As co-Directors of HERC, we’re delighted and privileged to publish this contribution from ‘outside’ the OU. As you read this stunning piece, you will understand why it absolutely belongs here. Vickie Cooper and Steve Tombs
My Life Began At Forty
On the 29th August 2007, prison officers in England and Wales went on strike. I only knew this when it was shown on BBC News as there were no staff on the wing. At the time I was on remand on HMP Lewes and decided there and then that the world had gone mad and that the general public should know what goes on in the institution of prison. I started to write with pen and paper and record the events that were unfolding on a daily basis. This has now been turned into a book called My Life Began At Forty.
I was arrested at Gatwick Airport on the 19th June 2007 with 1.1 kilograms of cocaine hidden in the lining of bag I’d collected in the Caribbean. At the time I was addicted to cocaine, and the alcohol intake was just as bad. After a few months of detox I got my half sensible head back on and started to write. I ended up receiving a twelve year sentence for drug trafficking, six in prison and six on licence and decided to put my ‘Time’ to good use.
I served my sentence in six different prisons starting at HMP Lewes then moving on to HMP’s Brixton, Rye Hill and Highdown in England and then transferred back home to Northern Ireland and HMPs Maghaberry and finally Magilligan. There are many prison books out there and one of the unique features of my story is that I served in two different jurisdictions and was able to compare and contrast as I progressed through the system.
It was Erwin James who once said ‘no one will fully understand the strength it takes to get through a day in prison.’ My story not only captures these struggles it also captures the battle that goes on within one’s self. It explores the mind numbing boredom of lock ups, the chaos of the wings, isolation and vulnerability compared to the endless illogical bureaucracy of a dysfunctional prison and criminal justice system.
My book also tells of the struggle to gain an Open University Degree in prison. As a man in his forties (soon to be fifty), the education system in prison was not really set up for me. The education system is more to do with the tick box culture of getting half of the population to level one or two in basic maths and English. As far as the system goes in England and Wales, a prisoner must be serving a sentence of four years or more to even be considered for an OU degree. So, in a way I was lucky that I got a lengthy sentence.
I completed my OU openings course in HMP Rye Hill in 2008 and, due to a plethora of administration errors by the prison service (not the OU), it was only when I arrived in Northern Ireland in 2009 that I was able to start my first module, K101 (An Introduction to Health and Social Care). My book describes how on the one hand I got the most amazing support from the education department at Magilligan to the loathing of prison staff who saw me as a threat as I had half a brain.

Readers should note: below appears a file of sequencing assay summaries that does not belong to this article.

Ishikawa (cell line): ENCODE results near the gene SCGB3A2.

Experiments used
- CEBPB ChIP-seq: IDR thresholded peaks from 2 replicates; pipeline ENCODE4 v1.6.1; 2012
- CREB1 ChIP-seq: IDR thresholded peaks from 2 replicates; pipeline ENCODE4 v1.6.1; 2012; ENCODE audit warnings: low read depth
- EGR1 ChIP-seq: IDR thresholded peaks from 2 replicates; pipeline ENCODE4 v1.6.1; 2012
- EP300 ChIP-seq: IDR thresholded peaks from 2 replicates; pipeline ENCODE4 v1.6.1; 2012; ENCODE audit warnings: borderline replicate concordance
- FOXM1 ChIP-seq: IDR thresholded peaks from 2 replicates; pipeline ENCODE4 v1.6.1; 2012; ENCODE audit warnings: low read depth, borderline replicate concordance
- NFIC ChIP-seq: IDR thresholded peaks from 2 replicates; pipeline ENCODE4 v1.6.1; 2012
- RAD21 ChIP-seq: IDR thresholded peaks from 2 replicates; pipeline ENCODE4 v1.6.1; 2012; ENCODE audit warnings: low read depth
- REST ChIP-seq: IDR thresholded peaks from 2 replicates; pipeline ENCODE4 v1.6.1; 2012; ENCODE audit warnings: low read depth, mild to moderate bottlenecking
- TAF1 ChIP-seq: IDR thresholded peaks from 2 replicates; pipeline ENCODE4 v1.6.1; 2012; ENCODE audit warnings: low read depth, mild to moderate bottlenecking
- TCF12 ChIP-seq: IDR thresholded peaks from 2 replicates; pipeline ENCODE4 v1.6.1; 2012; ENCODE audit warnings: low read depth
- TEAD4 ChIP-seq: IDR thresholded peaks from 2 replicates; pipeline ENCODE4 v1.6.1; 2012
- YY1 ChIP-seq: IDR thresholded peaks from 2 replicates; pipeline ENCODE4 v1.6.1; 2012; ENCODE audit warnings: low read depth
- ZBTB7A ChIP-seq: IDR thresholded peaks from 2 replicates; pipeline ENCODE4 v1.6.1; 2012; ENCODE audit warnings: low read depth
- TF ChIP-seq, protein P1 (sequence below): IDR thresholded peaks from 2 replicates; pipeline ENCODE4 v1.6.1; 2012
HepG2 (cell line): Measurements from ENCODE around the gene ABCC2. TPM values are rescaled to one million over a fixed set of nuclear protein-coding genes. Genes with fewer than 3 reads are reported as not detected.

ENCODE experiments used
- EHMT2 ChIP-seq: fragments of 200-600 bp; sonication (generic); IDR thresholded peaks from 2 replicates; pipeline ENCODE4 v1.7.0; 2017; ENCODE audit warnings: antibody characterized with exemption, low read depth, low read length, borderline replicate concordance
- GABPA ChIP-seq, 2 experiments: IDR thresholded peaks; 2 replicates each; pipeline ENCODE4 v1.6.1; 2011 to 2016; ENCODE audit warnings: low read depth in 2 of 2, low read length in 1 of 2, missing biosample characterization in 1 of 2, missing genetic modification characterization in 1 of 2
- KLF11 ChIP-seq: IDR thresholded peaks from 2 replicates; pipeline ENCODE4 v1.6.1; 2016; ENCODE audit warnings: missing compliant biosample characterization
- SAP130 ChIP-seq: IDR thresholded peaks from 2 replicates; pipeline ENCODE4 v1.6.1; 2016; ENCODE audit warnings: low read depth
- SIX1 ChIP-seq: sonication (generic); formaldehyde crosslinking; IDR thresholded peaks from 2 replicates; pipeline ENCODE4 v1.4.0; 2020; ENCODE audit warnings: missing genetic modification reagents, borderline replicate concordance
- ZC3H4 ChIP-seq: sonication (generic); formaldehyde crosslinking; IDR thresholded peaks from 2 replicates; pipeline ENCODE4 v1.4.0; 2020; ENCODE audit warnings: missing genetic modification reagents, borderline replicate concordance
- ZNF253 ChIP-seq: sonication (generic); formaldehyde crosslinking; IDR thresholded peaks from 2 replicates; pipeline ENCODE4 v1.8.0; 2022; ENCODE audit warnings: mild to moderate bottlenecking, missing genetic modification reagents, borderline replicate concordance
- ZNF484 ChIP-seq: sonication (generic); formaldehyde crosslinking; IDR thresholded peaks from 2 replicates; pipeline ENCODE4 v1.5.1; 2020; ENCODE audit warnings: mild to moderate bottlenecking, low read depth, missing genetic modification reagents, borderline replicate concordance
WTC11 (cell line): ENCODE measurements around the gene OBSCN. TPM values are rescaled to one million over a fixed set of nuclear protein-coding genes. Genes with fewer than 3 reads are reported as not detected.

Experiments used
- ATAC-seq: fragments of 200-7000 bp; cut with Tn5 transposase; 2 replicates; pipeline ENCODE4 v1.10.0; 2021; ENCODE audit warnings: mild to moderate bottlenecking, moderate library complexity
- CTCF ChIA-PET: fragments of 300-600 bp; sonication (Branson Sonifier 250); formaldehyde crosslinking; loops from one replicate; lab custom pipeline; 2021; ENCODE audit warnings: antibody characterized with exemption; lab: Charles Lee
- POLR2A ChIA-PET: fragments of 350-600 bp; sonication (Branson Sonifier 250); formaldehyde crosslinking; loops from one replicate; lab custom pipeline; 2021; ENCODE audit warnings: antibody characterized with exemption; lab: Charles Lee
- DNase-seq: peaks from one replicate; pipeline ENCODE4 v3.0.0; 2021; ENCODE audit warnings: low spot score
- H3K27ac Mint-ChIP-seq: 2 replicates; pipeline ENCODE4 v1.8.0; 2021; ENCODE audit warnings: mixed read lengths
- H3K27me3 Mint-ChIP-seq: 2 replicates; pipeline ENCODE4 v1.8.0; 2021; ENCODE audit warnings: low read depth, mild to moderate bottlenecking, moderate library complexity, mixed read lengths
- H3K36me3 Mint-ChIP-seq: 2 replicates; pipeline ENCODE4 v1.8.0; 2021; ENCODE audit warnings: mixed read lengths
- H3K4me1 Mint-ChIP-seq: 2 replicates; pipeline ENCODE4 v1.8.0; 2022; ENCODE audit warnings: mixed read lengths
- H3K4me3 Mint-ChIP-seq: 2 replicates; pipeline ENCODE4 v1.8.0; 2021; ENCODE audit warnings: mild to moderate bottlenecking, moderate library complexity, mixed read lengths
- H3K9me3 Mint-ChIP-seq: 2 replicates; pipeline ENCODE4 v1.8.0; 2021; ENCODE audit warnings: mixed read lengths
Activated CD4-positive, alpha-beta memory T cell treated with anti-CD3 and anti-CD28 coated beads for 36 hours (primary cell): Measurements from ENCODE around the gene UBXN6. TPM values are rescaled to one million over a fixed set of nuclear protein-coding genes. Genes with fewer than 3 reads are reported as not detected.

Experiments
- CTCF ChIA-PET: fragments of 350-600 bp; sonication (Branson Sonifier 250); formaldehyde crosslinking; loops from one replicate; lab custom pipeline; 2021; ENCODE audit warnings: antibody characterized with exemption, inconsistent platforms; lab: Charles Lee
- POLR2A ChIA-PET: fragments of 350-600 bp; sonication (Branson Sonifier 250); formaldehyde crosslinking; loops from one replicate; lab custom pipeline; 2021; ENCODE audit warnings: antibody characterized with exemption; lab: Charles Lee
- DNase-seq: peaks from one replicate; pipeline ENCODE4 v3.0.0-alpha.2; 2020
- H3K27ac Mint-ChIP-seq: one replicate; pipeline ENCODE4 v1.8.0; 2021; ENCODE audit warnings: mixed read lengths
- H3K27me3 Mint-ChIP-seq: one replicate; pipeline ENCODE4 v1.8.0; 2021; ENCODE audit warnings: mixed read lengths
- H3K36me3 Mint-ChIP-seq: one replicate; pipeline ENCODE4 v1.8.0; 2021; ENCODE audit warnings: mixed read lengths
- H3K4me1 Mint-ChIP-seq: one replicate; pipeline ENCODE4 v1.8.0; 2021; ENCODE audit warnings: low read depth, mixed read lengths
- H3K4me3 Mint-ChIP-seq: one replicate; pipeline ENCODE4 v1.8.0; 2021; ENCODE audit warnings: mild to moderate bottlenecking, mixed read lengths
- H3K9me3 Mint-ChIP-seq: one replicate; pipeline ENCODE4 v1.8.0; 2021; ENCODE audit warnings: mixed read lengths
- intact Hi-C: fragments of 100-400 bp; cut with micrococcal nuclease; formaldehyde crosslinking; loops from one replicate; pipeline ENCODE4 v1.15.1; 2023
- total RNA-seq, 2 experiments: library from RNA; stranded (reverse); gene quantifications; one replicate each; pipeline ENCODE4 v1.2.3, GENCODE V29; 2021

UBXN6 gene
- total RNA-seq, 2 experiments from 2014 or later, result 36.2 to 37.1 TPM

This of course was true in a way as the more knowledge I attained via my OU coursework the worse I got. The more I understood the angrier I got. I started to challenge and question policies and decisions designed to protect me under the alleged duty of care provided by the prison system. I became a mentor and a prison Listener which allowed me to see that my problems were not that great when compared to others. Considering the level of suicides in our prison system today my book gives a unique insight into how this develops, how it festers in the psyche and how unequipped the criminal justice system is to deal with social inadequacies in our society.
Before I went to prison I was living in Cape Town and living a hedonistic life of sex, drugs and rock ‘n’ roll. My addiction spiralled out of control and my money dried up and ultimately led to my trip to the Caribbean. What my book also delves into is the fact that I had lost everything. It explores how a person has to deal with these harsh facts of life in a closed environment and how one lives a parallel life. Without the support of family and friends would I have made it?
These questions are asked and answered throughout the book, the goal posts continually shift over time, place and circumstance and illuminates how family ties and peer support are crucial when serving a prison sentence. I continually speak of family throughout the book and this brings the reader back into reality and perhaps thinking, could I do this, could I survive it?
It’s been ten years since I first put pen to paper. I scribbled on court benches, police cells and hospital beds. I typed it up when I had time and out of sheer tenacity I now have a finished product. My story is one of hope and how as human beings, even at the lowest of low, when there is no way out we can find the strength to dig deep, put one foot in front of the other, survive the day and get to the end. Several of the world’s top criminologists have already read the unedited version and suggested ‘for anyone studying criminology this is a must read. Get it out there Michael.’
I now have a BA (Hons) in Criminology and Psychological Studies from the Open University and an MSc in Criminology at Queens University Belfast. Next stop PhD. My message is simple ‘never, ever give up.’
As Friedrich Nietzsche stated “Behind your thoughts and feelings, my brother, there is a mighty lord, an unknown sage – it is called Self; it dwells in your body, it is your body.”
Vickie Cooper and Steve Tombs added: